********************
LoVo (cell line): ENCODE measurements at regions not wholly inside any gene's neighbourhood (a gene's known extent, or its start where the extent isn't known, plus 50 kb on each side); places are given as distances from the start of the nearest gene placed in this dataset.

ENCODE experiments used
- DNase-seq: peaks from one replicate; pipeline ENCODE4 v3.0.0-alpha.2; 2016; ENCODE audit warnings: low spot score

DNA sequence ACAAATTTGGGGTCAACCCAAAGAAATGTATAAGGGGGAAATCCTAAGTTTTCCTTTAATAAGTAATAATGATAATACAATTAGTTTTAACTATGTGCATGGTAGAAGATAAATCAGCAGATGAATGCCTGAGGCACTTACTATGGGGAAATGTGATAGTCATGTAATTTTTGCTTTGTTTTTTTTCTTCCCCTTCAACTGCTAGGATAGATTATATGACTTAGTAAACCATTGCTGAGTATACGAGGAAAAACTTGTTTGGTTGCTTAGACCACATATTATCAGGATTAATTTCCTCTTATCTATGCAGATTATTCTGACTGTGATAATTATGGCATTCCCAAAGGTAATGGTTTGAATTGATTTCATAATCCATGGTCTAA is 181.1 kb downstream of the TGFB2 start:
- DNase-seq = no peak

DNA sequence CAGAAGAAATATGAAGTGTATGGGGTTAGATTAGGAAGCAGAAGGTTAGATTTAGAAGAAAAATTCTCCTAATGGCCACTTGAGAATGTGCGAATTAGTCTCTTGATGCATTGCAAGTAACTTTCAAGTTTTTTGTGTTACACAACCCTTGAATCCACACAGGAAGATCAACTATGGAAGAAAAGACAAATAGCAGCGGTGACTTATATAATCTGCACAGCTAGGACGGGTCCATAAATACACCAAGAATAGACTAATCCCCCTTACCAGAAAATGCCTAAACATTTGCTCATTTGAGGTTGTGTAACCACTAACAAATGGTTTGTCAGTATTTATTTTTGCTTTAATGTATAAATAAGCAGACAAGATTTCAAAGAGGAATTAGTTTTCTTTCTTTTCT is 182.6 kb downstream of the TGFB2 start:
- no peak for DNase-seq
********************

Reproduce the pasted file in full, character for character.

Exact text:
LoVo (cell line): ENCODE measurements at regions not wholly inside any gene's neighbourhood (a gene's known extent, or its start where the extent isn't known, plus 50 kb on each side); places are given as distances from the start of the nearest gene placed in this dataset.

ENCODE experiments used
- DNase-seq: peaks from one replicate; pipeline ENCODE4 v3.0.0-alpha.2; 2016; ENCODE audit warnings: low spot score

DNA sequence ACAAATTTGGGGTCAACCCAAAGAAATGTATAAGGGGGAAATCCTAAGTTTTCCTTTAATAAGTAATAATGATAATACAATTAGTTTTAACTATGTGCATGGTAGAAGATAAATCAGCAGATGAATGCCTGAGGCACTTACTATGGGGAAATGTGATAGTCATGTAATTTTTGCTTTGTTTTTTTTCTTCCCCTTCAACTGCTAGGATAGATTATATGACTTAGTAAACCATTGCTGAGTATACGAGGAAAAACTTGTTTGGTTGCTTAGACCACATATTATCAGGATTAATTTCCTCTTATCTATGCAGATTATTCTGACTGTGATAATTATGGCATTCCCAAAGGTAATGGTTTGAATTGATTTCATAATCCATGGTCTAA is 181.1 kb downstream of the TGFB2 start:
- DNase-seq = no peak

DNA sequence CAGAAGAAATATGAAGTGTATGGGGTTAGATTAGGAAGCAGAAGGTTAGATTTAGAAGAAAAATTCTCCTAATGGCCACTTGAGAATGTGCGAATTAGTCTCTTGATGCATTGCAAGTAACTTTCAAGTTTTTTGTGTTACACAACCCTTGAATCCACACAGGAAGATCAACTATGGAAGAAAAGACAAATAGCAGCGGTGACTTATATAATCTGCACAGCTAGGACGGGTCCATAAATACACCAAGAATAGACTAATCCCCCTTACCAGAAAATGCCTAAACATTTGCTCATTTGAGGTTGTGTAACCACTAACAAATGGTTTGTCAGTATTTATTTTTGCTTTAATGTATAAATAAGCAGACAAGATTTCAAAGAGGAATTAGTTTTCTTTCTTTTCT is 182.6 kb downstream of the TGFB2 start:
- no peak for DNase-seq